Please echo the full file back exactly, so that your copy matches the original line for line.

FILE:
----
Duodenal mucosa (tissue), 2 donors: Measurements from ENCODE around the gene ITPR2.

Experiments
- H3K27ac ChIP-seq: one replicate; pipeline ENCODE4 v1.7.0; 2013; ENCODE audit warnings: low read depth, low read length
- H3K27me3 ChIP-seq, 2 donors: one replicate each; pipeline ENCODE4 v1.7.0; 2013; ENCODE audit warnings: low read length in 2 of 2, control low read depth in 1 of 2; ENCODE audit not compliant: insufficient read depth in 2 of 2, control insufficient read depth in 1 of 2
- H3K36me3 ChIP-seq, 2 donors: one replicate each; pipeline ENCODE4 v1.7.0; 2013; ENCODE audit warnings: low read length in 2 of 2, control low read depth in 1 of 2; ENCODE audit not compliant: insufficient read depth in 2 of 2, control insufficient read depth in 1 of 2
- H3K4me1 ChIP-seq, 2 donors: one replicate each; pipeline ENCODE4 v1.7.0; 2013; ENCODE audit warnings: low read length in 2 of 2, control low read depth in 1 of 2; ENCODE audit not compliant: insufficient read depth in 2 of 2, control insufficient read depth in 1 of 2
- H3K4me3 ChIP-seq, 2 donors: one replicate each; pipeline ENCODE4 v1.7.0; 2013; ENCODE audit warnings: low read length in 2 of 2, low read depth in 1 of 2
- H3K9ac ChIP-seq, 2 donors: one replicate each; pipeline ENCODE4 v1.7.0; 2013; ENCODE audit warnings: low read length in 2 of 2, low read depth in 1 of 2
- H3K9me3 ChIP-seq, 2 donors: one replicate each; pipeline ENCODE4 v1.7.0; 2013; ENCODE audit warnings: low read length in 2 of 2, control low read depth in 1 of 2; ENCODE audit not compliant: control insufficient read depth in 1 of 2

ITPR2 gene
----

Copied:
Duodenal mucosa (tissue), 2 donors: Measurements from ENCODE around the gene ITPR2.

Experiments
- H3K27ac ChIP-seq: one replicate; pipeline ENCODE4 v1.7.0; 2013; ENCODE audit warnings: low read depth, low read length
- H3K27me3 ChIP-seq, 2 donors: one replicate each; pipeline ENCODE4 v1.7.0; 2013; ENCODE audit warnings: low read length in 2 of 2, control low read depth in 1 of 2; ENCODE audit not compliant: insufficient read depth in 2 of 2, control insufficient read depth in 1 of 2
- H3K36me3 ChIP-seq, 2 donors: one replicate each; pipeline ENCODE4 v1.7.0; 2013; ENCODE audit warnings: low read length in 2 of 2, control low read depth in 1 of 2; ENCODE audit not compliant: insufficient read depth in 2 of 2, control insufficient read depth in 1 of 2
- H3K4me1 ChIP-seq, 2 donors: one replicate each; pipeline ENCODE4 v1.7.0; 2013; ENCODE audit warnings: low read length in 2 of 2, control low read depth in 1 of 2; ENCODE audit not compliant: insufficient read depth in 2 of 2, control insufficient read depth in 1 of 2
- H3K4me3 ChIP-seq, 2 donors: one replicate each; pipeline ENCODE4 v1.7.0; 2013; ENCODE audit warnings: low read length in 2 of 2, low read depth in 1 of 2
- H3K9ac ChIP-seq, 2 donors: one replicate each; pipeline ENCODE4 v1.7.0; 2013; ENCODE audit warnings: low read length in 2 of 2, low read depth in 1 of 2
- H3K9me3 ChIP-seq, 2 donors: one replicate each; pipeline ENCODE4 v1.7.0; 2013; ENCODE audit warnings: low read length in 2 of 2, control low read depth in 1 of 2; ENCODE audit not compliant: control insufficient read depth in 1 of 2

ITPR2 gene